Tuesday 28 May 2024
main news image

KUALA LUMPUR (April 3): Former prime minister Datuk Seri Najib Razak has filed a judicial review application that would allow him to serve his already reduced jail term under house arrest, as allegedly stipulated in a purported addendum by the then-King in his pardon.

Najib is seeking a copy of the speculated addendum dated Jan 29, 2024 which, if it exists, would compel the government to release him from Kajang Prison to his known residence here. The application was filed by his solicitor Messrs Shafee & Co on Monday.

Also named as respondents in the application are the Prisons Department commissioner general, the home minister, the director general of the law division of the Prime Minister’s Department, and the Attorney General's Chambers.

Najib is currently serving a six-year jail sentence and a RM50 million fine since Aug 22, 2022, which were reduced by the former King from 12 years in jail and a RM210 million fine. He received the partial royal pardon last month.

He is now seeking a mandamus order to compel the production of the original copy of the main pardon order, along with the rumoured appendix by the 16th Yang di-Pertuan Agong as well as costs of the action.

Royal pardon matters, however, are protected by the Official Secrets Act.

In his affidavit in support of leave from the court to consider the application, Najib claimed that he received information that Al-Sultan Abdullah Ri'ayatuddin Al-Mustafa Billah Shah had issued an addendum order that he serve the reduced sentence of imprisonment under condition of "home arrest" instead of confinement in the Kajang Prison.

In judicial review applications, a petitioner has to obtain leave, or permission, from the court before the merits of the application are heard.

Messrs Shafee & Co was then instructed to confirm the existence of the addendum via a letter to the attorney general of Malaysia on Feb 14 this year, which was also copied to Prime Minister Datuk Seri Anwar Ibrahim, and Deputy Prime Minister Datuk Seri Dr Ahmad Zahid Hamidi.

Letters to former and present Kings

Further letters were sent to the home affairs minister, the Pardons Board, and the minister in charge of law and institutional reforms, and other respondents over the existence and lack of enforcement of the King's order between March 22 and 29, 2024.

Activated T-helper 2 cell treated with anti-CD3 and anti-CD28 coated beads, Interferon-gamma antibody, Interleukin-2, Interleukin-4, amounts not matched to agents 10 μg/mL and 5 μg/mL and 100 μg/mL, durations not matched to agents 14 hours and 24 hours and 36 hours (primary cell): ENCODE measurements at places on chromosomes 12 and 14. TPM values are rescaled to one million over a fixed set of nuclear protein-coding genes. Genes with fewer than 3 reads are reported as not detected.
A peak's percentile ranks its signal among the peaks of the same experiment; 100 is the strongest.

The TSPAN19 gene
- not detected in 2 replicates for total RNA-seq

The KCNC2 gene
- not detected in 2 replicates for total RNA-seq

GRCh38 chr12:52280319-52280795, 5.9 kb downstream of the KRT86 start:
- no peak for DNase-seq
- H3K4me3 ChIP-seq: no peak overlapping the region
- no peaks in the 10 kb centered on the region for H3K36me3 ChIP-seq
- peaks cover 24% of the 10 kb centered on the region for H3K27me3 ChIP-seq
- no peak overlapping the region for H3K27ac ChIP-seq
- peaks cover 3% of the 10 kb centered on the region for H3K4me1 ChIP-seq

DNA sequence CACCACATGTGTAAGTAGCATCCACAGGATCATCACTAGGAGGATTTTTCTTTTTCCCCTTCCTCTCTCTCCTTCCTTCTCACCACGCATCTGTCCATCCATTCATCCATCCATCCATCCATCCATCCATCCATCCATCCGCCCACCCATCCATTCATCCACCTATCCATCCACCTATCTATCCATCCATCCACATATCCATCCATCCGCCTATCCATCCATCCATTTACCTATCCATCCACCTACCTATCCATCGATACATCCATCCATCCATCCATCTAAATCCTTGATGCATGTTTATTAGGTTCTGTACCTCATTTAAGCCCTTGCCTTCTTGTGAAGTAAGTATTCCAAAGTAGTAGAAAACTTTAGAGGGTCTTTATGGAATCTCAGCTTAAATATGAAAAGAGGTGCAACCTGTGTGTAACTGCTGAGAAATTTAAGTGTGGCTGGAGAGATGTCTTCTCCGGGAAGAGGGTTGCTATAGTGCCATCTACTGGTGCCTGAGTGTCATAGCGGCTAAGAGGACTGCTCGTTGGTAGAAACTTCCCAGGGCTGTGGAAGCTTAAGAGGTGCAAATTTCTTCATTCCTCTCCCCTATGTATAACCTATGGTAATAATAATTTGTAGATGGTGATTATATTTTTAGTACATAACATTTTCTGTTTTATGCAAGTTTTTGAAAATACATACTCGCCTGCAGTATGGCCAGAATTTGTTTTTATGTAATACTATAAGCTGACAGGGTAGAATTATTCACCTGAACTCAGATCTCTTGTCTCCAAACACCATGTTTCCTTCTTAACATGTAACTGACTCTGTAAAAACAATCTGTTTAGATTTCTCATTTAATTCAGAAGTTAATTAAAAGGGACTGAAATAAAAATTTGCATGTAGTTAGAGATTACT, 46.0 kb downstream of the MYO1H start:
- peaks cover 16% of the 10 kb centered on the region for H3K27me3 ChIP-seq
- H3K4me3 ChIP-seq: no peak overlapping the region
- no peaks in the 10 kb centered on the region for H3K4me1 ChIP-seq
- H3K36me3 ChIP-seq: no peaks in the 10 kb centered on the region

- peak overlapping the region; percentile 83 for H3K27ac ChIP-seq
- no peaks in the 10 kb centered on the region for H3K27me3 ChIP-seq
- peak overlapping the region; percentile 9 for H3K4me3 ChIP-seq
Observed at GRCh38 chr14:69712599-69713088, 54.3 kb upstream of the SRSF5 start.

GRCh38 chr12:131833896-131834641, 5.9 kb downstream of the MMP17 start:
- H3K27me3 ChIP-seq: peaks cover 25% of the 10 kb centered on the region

None of the parties responded, according to Najib, and the failure to provide answers about the existence of the addendum as well as their inaction was considered as irrational, unreasonable, illegal and arbitrary, and breached the Federal Constitution, in particular Article 42, which concerns the Yang di-Pertuan Agong's prerogative to grant pardons.

"This is unfettered discretion, unchallengeable in any court of law by any process, as this is the prerogative of the 16th Yang di-Pertuan Agong," the former PM said, stressing that the King's orders are not merely administrative but reflections of the legal and moral authority vested in the monarchy.

"Therefore, the respondents' disregard of my request constitutes a direct intrusion of my basic right as provided in the Constitution and the laws generally," the former Pekan Member of Parliament said. "Over and above this, the defiance of the respondents constitutes a direct contempt of the institution of His Majesty."

He said that based on general principles, the court ought to compel the respondents to confirm, execute and provide the original version or a copy of the main order and the alleged addendum order.

In Najib's additional affidavit in support, the former PM said he had written to Al-Sultan Abdullah and the current King of Malaysia, His Majesty Sultan Ibrahim, in a letter dated March 25 this year of his intention to file a judicial review application.

However, Najib said he is not producing this letter in the affidavit in support due to confidentiality and propriety.

The application is scheduled to be heard by High Court judge Datuk Amarjeet Singh on Thursday and April 16.

Edited ByJason Ng
      Text Size